Themes: CargoEurope
05. June 2014

Safety improvements instead of longer, heaver trucks

EU transport minister against cross-border LHV journeys

Longer, heavier vehicle in Stockholm’s city centre. TheE U transport minister have rejected cross-border LHV journeys.

Berlin/Luxemburg, June 5, 2014. Cross-border journeys by longer, heavier vehicles (LHVs) will remain illegal within the EU. This was determined today by European transport ministers in a joint decision taken on Thursday in Luxemburg. With its decision, the council of ministers followed the vote taken by European parliament, which had already rejected the EU Commission’s suggestion to allow LHVs to make cross-border journeys.

“We are relieved by the decision taken by the European transport ministers,” said Martin Roggermann, coordinator of the European „No Mega Trucks“ alliance, on Thursday in Berlin. “If cross-border journeys by longer trucks had been approved we would have seen LHVs on the roads in many European countries.”

In contrast, the ministers approved suggestions to improve the safety and aerodynamics of heavy goods vehicles – without increasing the loading area. Roggermann pointed out that Europe was taking a different approach to Germany, with its controversial LHV road trials. “Simply making trucks longer and heavier is just not compatible with what is needed today. The EU is putting its faith in better safety and aerodynamics instead of LHVs,” He called on the German government to swiftly conclude the current road trials.

Critics of the oversized trucks say that the whole LHV concept will lead to cost advantages that will unfairly distort competition in favour of road transport. This will lead to freight transport being shifted from the railways back on to the roads and negatively impact traffic safety, the environment and public finances.

Questions and answers on longer, heavier vehicles

1. What actually is a longer, heavier vehicle?
They are known as Gigaliners, EuroCombis, Ecoliners or Long-HGVs, but behind the harmless sounding names are quite simply even longer and heavier goods vehicles. As part of its current so-called field trials, Germany allows trucks measuring 25 metres and weighing up to 44 tonnes. But where LHVs are already being used in other parts of Europe they can weigh up to 60 tonnes, for example in the Netherlands and Denmark. Sweden has just announced that it is increasing the maximum weight from 60 tonnes to 74 tonnes. Trials of trucks measuring 30 metres and weighing up to 90 tonnes are underway.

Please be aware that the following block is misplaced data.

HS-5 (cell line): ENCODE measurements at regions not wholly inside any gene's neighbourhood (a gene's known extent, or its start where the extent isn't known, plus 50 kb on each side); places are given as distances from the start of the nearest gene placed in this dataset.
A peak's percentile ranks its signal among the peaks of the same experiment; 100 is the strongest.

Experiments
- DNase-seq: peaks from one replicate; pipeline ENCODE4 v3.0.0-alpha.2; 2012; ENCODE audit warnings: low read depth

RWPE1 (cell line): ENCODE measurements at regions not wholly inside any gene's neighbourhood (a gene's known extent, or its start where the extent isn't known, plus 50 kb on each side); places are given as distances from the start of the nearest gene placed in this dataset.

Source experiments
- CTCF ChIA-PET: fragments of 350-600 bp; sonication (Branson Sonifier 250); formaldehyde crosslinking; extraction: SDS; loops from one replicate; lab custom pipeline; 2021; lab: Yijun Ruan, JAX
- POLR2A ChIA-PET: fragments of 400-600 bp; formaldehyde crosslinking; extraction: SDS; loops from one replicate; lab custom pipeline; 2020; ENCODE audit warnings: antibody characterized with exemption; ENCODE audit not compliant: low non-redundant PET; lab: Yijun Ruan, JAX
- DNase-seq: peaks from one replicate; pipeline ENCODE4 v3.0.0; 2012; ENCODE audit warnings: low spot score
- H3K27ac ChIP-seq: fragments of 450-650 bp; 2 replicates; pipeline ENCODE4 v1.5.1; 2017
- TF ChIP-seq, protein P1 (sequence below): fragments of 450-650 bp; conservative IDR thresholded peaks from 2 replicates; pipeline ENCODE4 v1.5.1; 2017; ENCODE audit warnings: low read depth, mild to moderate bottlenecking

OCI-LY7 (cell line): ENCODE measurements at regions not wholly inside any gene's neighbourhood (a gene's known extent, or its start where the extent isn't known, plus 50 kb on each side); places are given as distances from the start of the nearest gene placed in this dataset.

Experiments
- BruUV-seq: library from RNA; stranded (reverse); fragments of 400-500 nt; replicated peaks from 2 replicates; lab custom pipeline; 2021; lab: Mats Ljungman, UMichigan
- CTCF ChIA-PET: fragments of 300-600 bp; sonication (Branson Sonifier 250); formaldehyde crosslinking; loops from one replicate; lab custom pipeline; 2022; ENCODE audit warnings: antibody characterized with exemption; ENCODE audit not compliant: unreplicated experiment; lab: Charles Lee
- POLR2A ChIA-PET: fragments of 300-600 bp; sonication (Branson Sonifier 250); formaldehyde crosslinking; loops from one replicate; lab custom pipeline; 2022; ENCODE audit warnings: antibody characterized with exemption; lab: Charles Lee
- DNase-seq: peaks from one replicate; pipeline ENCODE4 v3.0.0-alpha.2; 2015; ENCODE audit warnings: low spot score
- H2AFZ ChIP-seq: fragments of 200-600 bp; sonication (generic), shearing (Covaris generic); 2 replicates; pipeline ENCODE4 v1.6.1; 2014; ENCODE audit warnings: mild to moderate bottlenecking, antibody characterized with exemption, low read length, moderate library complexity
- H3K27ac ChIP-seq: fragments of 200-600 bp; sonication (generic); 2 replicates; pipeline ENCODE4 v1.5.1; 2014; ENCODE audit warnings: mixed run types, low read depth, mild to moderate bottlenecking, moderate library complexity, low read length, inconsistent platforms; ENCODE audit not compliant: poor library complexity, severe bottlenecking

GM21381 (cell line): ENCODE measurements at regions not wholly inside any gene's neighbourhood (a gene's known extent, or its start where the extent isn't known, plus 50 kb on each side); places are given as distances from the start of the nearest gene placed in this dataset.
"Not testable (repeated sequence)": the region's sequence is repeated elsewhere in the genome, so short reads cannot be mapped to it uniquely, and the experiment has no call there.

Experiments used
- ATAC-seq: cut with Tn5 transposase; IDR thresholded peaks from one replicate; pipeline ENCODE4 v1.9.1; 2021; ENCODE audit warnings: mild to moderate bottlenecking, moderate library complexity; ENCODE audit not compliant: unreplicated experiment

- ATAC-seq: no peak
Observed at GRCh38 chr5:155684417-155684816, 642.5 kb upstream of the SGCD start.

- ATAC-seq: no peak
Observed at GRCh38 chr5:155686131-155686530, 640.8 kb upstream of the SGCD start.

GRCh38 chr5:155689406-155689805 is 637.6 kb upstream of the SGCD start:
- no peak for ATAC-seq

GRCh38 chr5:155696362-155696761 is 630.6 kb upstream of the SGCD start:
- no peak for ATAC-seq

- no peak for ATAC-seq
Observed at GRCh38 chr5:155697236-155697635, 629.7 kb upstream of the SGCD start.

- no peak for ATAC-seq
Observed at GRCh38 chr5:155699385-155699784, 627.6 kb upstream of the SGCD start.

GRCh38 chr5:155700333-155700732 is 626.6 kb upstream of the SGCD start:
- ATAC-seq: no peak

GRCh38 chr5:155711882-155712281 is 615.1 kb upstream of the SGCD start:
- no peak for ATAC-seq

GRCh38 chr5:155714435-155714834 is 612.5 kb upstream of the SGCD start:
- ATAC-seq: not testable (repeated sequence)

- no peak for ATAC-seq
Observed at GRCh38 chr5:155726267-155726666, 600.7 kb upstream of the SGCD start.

2. Where can mega trucks be found on Europe’s roads?
LHVs have been in use in Finland and Sweden for some time now. However, Scandinavia’s regions are very spread out and thinly populated, with low volumes of traffic. These countries cannot be compared with the rest of Europe, where the road network is dense and the traffic is very heavy, making them unsuitable for LHVs. In addition, Denmark and the Netherlands are running trials of 25 metre trucks that weigh 60 tonnes.

3. Where are LHVs being used in Germany?
The German government issued an exemption provision in December 2011 to allow trials of LHVs to take place. Apart from motorways and federal roads, the federal government’s provision allows mega trucks to use numerous regional, district and local roads. The following federal states are allowing the use of longer vehicles: Schleswig-Holstein, Hamburg, Lower Saxony, Hesse, Thuringia, Saxony and Bavaria. Since the change of government in Schleswig-Holstein the state has become more critical of the trials. The trials are due to last five years until 2016. Two appeals to Germany’s constitutional court on the constitutional legality of the government’s decision to allow trials of LHVs on the basis of an exemption provision have been rejected.

4. What are the supporters hoping for?
The supporters of longer vehicles like to back up their cause using environmental arguments, but in reality they are hoping to make savings of up to 30 percent for road transport. The supporters of longer vehicles include the VDA, the German Automobile Industry Association, the Federation of German Wholesale, Foreign Trade and Services, and various other road transport associations.

5. What are the opponents afraid of?
The opponents of longer vehicles are afraid that the cost reductions gained by using LHVs will be lead to an increase in the volume of road freight transport. The cost advantage from LHVs could lead to goods being shifted back onto the roads from more environmentally friendly transport modes, resulting in more truck journeys and a greater impact on the environment. The opponents of LGVs include the automobile clubs, environmental groups and railway companies that make up the Pro-Rail Alliance as well as the German Association of Cities and the German Police Union. On the European level, opposition has joined forces in the No Mega Trucks campaign.

6. What has the EU decided on LHVs?
The European parliament rejected by a large majority moves by the EU Commission to make changes to a directive that would allow longer, heavier vehicles (LHVs) to make cross-border journeys between neighbouring countries. Permitting cross-border journeys by longer trucks as part of seemingly harmless changes to a directive on aerodynamics would have opened the floodgates to allow LHVs to be used across many European countries. The EU Commission now has the task of producing a real risk analysis. Whereas trials of LHVs are currently taking place in several member states, the EU has shown the so-called Gigaliners a stop sign. With its proposals for improving safety and optimising  aerodynamics, it is taking a completely different approach.

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